Most divorce cases usually end in the sharing of tangible property: the contrived arguments over who has rightful ownership of what, digging through the obligatory fact that everything is shared to land on a conclusion of individual items. But this is probably the first time where a court case has resulted in the two sides being ordered to share their Facebook passwords.
In a recent court case in Conneticut, the judge ordered Stephen and Courtney Gallion to share all of their passwords after Stephen saw some incriminating things about how his wife felt about their kids, and her ability to care for them, on the couple's shared computer. He felt as if more might be available in all her accounts, and asked the Judge for her passwords.
The Judge agreed, and while Mrs. Gallion was initially fundamentally against the idea (understandably), her lawyers gave her some rather questionable legal advice, saying she should just go with it (this according to Forbes).
This all seems to be rather hilarious; but also rather tragic at the same time, showing the suspicious whimsy that lies behind a Facebook account, and adding a layer of sickening Jenifer Aniston-esque Romantic comedy to the affairs. However, there is an interesting layer to this: it's gone against the usual conventions of a court case in this situation. Typically, with offline information, an alleged discovery like this would result in Courtney and her lawyers being forced to share only related information; but this doesn't seem to be the case with digital data, as Judges seem more willing to let the opposing sides go in and inspect everything.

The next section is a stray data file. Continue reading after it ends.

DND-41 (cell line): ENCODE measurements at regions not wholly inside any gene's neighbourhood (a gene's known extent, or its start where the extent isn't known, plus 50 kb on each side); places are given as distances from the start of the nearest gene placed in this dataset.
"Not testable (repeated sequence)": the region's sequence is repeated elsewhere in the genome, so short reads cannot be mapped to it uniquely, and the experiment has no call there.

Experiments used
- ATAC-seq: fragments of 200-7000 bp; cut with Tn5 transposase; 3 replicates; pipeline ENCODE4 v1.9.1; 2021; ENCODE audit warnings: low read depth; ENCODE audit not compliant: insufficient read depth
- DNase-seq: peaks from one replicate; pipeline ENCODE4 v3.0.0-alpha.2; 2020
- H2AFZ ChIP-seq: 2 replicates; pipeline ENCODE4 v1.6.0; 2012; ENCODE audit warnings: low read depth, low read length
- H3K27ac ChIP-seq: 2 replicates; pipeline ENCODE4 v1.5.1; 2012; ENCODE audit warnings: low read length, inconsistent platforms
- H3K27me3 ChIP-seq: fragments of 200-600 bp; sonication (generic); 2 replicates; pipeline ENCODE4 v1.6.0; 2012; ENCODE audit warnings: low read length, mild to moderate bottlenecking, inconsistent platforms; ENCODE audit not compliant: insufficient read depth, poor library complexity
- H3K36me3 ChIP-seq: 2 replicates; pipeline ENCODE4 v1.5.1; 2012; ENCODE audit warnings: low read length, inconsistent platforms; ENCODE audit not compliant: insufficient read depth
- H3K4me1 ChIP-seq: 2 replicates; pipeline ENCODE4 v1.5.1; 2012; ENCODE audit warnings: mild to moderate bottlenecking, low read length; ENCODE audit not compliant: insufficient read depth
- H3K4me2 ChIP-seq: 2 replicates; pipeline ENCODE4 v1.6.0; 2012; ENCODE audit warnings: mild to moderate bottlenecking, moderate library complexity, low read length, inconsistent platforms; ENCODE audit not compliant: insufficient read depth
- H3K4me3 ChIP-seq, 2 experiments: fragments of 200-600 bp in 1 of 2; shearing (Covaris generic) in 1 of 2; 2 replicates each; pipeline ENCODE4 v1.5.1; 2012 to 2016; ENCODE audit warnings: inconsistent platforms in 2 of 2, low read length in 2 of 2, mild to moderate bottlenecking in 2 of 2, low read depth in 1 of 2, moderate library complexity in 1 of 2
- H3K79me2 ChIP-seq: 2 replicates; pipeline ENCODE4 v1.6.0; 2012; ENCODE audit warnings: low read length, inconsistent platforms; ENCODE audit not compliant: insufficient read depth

This could both be a fresh and welcome addition to court affairs and the capturing of evidence for a secure conviction; but also a rather 'wtf' moment, as it doesn't seem entirely right to us.